“My family owned fish-and-chips stores here in Melbourne, but within my family I was known as a terrible cook, and so I never got to do anything,” he said. “We didn’t dine out at restaurants. We ate at home, or we got together with other Lebanese. I only learned to cook much later, when I went to work in a restaurant kitchen.”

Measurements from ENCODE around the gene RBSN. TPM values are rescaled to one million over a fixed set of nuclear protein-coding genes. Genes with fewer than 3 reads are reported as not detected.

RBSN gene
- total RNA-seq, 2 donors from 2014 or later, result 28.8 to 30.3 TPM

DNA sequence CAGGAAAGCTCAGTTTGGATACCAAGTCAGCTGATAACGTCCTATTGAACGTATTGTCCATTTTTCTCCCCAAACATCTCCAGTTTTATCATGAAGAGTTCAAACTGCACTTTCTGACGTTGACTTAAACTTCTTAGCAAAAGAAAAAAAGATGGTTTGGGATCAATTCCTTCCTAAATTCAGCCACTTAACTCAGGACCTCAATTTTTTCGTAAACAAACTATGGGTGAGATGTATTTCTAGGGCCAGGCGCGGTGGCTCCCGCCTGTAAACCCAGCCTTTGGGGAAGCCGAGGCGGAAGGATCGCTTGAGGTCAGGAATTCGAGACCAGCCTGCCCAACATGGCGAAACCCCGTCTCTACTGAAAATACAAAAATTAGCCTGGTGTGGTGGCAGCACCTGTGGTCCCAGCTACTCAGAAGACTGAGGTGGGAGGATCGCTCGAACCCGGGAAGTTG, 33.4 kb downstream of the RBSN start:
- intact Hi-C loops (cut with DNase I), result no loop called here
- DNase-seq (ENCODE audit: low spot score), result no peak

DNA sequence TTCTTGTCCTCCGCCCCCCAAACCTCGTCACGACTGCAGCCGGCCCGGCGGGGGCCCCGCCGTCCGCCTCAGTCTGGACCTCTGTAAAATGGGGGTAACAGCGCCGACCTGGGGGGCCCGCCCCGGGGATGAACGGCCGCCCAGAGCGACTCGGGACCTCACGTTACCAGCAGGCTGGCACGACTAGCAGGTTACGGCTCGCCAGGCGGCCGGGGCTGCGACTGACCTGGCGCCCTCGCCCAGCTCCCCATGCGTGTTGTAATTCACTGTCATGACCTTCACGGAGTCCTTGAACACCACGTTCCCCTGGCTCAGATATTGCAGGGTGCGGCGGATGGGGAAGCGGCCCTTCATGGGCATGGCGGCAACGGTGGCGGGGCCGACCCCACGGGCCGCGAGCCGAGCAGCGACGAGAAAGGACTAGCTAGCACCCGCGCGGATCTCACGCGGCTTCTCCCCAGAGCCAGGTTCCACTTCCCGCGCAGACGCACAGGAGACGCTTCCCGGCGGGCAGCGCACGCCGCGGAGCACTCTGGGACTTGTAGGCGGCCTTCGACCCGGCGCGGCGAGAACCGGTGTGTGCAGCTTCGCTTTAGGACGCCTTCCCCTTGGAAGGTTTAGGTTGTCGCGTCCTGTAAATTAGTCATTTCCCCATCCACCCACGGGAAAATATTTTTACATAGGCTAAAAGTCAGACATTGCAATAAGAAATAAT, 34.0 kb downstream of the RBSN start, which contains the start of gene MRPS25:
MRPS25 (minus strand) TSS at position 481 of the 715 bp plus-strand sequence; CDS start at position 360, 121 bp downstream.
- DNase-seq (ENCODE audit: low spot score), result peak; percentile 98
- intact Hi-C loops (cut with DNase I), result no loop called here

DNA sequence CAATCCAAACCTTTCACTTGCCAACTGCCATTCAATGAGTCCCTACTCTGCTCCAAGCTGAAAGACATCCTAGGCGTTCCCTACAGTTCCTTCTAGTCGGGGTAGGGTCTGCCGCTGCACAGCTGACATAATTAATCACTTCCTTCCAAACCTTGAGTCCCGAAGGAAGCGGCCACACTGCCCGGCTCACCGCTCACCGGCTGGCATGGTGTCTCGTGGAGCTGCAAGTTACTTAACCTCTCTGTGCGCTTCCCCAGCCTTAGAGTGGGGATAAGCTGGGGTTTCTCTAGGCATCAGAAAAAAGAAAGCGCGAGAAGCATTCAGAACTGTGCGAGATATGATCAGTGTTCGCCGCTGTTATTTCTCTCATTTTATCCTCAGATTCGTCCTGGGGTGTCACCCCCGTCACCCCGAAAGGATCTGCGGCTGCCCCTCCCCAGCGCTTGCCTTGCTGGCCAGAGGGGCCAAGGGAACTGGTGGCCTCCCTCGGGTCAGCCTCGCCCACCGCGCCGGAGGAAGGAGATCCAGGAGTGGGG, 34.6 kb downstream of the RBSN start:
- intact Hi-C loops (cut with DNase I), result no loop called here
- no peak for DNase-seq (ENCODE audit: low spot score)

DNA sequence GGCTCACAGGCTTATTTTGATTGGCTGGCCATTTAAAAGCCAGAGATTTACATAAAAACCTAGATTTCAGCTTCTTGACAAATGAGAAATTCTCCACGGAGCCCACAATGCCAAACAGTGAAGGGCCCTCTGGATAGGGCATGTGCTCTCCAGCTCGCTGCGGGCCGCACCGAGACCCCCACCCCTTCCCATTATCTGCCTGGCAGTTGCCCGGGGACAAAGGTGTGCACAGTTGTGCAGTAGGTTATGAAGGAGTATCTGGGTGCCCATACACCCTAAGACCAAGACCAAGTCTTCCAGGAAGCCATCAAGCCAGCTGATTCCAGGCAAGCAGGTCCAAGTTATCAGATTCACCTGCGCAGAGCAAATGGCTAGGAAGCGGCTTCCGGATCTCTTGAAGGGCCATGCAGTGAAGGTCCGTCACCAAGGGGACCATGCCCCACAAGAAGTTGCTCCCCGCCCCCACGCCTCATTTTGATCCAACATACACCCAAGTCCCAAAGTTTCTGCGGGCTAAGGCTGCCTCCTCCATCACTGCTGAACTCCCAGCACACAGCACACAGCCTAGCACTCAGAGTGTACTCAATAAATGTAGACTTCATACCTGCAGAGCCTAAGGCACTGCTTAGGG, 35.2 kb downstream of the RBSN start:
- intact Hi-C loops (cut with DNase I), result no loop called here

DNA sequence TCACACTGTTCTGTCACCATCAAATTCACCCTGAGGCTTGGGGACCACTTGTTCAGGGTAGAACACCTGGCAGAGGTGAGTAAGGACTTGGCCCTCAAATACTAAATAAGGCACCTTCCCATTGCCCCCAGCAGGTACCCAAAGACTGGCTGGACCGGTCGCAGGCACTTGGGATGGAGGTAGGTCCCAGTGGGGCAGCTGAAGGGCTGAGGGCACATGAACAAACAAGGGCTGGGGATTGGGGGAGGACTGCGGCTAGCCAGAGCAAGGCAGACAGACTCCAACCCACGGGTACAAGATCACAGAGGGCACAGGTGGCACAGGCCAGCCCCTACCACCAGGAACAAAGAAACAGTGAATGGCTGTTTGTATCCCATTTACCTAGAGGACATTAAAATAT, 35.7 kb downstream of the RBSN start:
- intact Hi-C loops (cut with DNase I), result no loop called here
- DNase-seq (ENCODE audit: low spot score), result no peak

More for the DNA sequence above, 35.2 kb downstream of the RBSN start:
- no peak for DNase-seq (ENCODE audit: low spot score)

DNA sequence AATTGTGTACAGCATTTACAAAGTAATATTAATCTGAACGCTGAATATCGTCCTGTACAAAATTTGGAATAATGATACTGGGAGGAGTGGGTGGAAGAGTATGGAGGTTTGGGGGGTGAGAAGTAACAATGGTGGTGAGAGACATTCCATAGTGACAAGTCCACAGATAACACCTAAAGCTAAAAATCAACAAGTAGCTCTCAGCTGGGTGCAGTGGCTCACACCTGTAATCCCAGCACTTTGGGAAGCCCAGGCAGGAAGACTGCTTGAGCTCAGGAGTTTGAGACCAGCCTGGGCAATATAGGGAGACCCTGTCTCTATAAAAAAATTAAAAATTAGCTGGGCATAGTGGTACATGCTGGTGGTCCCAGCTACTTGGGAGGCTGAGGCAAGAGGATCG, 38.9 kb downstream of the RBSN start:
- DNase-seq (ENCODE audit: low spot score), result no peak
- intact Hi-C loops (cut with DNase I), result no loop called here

As Abboud brought out a dish of caramelized carrots with a little herbed yogurt on top, Downey asked him what he called the kind of food he served. “It’s Lebanese, even if we make some changes, update recipes, and refuse to serve hummus. Why is it that French food encompasses everything from the most traditional to the most experimental, but for ethnic cuisines like Lebanese, only the very traditional stuff is considered the real thing?”. Fried cauliflower came out next. “The Lebanese always ask, where’s the tahini and garlic sauce? Anytime a waiter comes into the kitchen for tahini,” said Abboud, “we know the diners are Lebanese. On the other hand, Europeans tell me the cauliflower is too brown. That it’s burnt. But I say to them, it’s better that way.” And, says Downey, it was.